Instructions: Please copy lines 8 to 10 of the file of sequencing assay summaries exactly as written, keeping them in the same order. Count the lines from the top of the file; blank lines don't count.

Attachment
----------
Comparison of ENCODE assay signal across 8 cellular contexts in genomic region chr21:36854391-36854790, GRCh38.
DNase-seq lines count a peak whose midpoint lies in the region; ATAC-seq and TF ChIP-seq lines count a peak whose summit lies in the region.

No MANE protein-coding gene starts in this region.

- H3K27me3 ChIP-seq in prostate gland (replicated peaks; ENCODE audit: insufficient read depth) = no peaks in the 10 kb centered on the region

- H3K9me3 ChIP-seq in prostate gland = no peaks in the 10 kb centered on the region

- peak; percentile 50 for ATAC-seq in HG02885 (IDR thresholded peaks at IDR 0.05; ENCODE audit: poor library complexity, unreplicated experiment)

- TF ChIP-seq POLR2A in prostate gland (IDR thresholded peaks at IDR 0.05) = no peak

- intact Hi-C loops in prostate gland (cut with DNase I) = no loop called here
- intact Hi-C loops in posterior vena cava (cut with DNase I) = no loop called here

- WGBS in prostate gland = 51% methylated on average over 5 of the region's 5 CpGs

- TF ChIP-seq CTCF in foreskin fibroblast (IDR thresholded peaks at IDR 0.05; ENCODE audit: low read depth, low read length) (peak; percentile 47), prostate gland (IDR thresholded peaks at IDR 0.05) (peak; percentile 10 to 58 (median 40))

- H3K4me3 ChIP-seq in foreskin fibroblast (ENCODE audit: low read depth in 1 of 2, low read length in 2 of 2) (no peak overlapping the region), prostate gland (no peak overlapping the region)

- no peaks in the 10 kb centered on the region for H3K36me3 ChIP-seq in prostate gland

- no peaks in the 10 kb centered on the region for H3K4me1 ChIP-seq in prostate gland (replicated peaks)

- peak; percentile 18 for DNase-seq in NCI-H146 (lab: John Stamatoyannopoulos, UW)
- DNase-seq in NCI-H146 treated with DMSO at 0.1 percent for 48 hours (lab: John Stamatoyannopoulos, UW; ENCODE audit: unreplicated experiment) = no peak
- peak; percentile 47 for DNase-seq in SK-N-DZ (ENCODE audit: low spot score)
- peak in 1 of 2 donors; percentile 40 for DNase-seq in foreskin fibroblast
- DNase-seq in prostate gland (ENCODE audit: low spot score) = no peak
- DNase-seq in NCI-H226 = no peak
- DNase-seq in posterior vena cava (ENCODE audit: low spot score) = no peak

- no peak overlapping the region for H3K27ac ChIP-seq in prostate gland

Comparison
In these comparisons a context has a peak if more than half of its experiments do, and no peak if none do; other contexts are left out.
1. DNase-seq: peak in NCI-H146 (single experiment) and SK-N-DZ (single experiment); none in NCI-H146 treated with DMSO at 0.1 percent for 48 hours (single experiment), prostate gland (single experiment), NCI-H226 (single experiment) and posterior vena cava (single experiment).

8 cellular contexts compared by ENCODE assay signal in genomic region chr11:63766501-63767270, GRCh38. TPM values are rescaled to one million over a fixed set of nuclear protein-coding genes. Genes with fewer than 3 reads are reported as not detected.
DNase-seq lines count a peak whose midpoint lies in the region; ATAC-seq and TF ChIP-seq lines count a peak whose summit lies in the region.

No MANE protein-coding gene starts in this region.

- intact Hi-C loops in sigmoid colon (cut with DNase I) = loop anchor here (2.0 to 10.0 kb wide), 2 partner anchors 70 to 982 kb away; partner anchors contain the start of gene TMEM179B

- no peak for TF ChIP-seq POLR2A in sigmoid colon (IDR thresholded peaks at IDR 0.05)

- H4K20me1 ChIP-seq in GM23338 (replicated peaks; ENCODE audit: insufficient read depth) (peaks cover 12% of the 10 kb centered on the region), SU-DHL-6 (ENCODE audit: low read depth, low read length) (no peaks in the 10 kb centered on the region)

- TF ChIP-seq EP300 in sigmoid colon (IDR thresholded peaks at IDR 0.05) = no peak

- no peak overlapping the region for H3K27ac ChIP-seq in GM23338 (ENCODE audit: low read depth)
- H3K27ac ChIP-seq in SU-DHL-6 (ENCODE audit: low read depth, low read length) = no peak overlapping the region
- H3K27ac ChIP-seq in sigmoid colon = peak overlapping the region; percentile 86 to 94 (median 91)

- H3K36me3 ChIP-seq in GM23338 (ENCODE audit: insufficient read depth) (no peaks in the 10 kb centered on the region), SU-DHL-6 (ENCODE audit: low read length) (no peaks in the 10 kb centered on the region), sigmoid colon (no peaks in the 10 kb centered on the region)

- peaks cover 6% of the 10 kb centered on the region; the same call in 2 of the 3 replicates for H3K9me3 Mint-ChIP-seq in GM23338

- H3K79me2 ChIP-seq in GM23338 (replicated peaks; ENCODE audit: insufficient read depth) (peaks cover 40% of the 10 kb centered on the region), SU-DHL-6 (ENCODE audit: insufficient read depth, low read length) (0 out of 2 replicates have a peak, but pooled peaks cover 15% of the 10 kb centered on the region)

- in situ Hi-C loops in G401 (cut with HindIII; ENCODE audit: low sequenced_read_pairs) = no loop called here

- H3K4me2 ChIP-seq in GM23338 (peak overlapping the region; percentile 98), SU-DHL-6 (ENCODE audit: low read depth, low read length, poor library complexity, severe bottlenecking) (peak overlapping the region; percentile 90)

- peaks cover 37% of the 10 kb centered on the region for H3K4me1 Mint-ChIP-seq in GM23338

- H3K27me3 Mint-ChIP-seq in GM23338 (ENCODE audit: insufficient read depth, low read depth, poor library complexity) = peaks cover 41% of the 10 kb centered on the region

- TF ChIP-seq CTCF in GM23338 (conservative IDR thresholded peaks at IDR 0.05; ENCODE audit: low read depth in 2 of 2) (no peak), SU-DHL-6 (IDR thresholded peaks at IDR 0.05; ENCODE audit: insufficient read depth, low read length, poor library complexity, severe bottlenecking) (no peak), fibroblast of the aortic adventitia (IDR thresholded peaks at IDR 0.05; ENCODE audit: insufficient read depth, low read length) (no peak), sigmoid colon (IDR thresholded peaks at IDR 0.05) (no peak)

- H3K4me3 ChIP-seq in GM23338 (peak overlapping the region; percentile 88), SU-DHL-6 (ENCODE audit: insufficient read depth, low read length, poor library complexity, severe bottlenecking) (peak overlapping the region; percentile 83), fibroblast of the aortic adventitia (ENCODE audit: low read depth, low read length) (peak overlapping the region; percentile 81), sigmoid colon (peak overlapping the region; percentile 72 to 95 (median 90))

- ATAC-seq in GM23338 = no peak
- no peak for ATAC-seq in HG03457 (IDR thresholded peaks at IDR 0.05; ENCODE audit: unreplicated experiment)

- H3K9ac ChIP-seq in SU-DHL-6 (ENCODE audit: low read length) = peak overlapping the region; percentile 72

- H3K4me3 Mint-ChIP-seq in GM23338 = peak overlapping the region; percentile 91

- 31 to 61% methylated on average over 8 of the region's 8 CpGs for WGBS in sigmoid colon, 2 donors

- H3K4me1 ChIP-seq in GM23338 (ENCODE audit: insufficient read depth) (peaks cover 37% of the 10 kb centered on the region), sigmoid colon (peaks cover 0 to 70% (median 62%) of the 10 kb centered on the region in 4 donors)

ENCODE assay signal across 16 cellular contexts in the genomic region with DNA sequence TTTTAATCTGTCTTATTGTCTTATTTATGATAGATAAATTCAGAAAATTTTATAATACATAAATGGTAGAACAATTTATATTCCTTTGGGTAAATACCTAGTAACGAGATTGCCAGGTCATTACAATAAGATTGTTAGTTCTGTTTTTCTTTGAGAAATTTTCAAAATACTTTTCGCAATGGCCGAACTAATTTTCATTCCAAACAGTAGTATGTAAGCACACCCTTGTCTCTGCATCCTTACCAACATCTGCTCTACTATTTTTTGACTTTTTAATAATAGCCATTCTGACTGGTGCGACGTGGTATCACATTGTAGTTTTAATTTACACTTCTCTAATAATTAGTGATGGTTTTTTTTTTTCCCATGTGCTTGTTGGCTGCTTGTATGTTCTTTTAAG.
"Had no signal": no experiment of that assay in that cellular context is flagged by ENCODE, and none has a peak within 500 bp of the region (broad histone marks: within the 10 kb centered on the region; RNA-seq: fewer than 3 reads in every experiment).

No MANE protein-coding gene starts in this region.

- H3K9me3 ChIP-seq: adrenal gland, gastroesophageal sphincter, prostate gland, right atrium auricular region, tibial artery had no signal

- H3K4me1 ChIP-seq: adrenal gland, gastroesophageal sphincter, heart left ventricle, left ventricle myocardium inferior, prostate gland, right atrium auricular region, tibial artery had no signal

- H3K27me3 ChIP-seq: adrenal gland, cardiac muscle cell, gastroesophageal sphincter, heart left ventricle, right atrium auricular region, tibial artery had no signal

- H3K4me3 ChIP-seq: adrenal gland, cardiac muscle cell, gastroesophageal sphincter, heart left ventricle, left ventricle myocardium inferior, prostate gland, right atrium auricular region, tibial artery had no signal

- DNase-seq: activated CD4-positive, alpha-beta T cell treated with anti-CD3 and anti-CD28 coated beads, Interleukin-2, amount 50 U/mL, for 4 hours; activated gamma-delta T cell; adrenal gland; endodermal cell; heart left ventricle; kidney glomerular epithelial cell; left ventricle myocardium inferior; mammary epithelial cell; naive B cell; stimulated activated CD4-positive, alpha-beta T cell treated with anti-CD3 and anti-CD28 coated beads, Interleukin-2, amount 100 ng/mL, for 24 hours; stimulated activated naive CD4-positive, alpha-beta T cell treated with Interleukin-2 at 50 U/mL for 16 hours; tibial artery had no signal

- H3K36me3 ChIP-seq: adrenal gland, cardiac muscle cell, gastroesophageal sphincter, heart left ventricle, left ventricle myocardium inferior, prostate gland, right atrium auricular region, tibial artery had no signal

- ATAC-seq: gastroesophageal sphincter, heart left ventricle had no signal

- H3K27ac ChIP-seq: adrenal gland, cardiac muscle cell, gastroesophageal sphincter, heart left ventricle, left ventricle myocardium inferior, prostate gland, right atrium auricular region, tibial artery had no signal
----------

- intact Hi-C loops in prostate gland (cut with DNase I) = no loop called here
- intact Hi-C loops in posterior vena cava (cut with DNase I) = no loop called here

- WGBS in prostate gland = 51% methylated on average over 5 of the region's 5 CpGs